Of the clubs in the city, though, football was dominated by Enosis Tataoulon and Hermes. Hermes, one of the more popular clubs, was formed in 1875 by the Greek community of Pera (Galata). Forced to change its name to Pera Club in 1921, many of its athletes, and those of most other sporting clubs, fled during the population exchanges at the end of the Greco-Turkish War, and settled in Athens and Thessaloniki.


    Emblem of the Palaiologos dynasty and the Byzantine Empire


    Greek Orthodox Church flag
    In 1924, AEK adopted as their emblem the image of a double-headed eagle (Δικέφαλος Αετός – Dikefalos Aetos). When AEK was created by Greek refugees from Constantinople in the years following the Greco-Turkish War and subsequent population exchange, the emblem and colours (yellow & black) were chosen as a reminder of lost homelands; they represent the club's historical ties to Constantinople. After all, the double-headed eagle is featured in the flag of the Greek Orthodox Church, whose headquarters are in Constantinople, and served as Imperial emblem under the Palaiologos dynasty.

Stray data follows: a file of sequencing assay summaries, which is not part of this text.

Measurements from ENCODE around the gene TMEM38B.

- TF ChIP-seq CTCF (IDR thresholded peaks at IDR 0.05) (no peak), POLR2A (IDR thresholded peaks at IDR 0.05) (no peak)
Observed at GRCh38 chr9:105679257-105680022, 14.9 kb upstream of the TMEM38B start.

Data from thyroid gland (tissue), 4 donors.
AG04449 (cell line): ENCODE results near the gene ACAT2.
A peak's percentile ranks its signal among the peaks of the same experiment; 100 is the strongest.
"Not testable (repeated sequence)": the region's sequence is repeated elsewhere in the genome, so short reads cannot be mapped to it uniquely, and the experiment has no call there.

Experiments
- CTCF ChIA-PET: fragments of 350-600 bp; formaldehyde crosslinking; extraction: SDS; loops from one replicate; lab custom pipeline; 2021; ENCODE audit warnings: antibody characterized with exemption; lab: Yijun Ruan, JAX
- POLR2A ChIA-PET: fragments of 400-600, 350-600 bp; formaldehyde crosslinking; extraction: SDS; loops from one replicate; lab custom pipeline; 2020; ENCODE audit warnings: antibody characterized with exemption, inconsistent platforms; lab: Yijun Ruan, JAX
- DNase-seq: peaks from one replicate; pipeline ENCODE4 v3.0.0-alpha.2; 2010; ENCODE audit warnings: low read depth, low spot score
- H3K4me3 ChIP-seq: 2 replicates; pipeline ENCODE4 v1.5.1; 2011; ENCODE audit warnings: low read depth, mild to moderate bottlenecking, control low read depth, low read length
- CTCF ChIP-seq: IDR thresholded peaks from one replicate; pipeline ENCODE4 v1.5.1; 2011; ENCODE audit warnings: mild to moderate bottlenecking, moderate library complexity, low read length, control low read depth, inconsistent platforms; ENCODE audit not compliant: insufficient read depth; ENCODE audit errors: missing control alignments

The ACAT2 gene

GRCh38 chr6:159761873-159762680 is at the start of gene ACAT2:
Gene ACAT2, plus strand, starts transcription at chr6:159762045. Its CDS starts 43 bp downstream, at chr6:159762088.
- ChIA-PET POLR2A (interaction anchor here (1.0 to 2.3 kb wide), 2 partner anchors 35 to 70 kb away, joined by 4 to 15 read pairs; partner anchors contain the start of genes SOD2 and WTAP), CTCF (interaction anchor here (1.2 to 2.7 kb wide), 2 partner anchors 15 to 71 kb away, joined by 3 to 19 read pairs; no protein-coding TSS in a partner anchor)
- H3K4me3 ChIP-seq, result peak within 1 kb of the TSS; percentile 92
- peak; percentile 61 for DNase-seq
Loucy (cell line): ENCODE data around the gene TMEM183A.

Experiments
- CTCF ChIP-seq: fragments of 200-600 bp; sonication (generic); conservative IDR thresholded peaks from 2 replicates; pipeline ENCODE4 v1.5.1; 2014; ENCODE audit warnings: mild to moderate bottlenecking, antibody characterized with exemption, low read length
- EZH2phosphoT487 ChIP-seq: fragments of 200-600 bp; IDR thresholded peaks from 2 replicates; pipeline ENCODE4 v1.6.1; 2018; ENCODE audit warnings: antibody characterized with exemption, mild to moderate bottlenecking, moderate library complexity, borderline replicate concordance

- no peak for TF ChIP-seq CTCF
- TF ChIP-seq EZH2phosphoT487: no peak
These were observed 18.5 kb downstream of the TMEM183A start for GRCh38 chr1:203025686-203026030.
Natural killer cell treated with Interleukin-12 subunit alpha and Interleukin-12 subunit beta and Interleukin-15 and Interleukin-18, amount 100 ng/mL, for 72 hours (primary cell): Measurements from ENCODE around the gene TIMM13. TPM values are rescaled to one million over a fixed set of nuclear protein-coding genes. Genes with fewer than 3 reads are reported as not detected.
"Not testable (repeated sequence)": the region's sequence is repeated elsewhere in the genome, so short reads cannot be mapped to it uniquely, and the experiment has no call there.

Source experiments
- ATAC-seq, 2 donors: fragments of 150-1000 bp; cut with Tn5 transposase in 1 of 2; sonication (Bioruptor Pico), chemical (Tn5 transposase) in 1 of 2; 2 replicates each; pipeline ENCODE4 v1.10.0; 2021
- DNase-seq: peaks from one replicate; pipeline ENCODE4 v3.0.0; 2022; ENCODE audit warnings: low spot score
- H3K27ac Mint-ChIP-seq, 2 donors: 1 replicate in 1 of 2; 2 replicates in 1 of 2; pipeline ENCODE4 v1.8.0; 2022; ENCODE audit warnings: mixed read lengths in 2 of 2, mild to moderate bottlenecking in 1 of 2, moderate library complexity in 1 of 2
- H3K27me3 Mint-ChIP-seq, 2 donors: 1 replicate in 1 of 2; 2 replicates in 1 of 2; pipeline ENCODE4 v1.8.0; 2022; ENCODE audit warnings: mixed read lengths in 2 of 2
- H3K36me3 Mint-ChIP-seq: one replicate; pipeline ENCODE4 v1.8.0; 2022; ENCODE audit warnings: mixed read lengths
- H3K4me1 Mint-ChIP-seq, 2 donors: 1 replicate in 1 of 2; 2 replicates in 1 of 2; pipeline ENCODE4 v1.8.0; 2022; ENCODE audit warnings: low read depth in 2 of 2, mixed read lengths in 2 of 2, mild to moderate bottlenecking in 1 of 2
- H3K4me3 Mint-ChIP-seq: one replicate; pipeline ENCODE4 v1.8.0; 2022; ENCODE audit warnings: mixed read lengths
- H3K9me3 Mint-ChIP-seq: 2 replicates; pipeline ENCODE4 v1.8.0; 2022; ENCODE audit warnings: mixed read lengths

AEK's main emblem underwent numerous minor changes between 1924 and 1982. The design of the eagle on the shirt badge was often not identical to the design of the eagle depicted on official club correspondence, merchandise and promotional material. All designs were considered "official" (in the broadest sense of the word), however, it was not until 1982 that an identifiable, copyrighted design was established as the club's official, and shirt, badge. The emblem design was changed in 1989, and again in 1993 to the current shield design.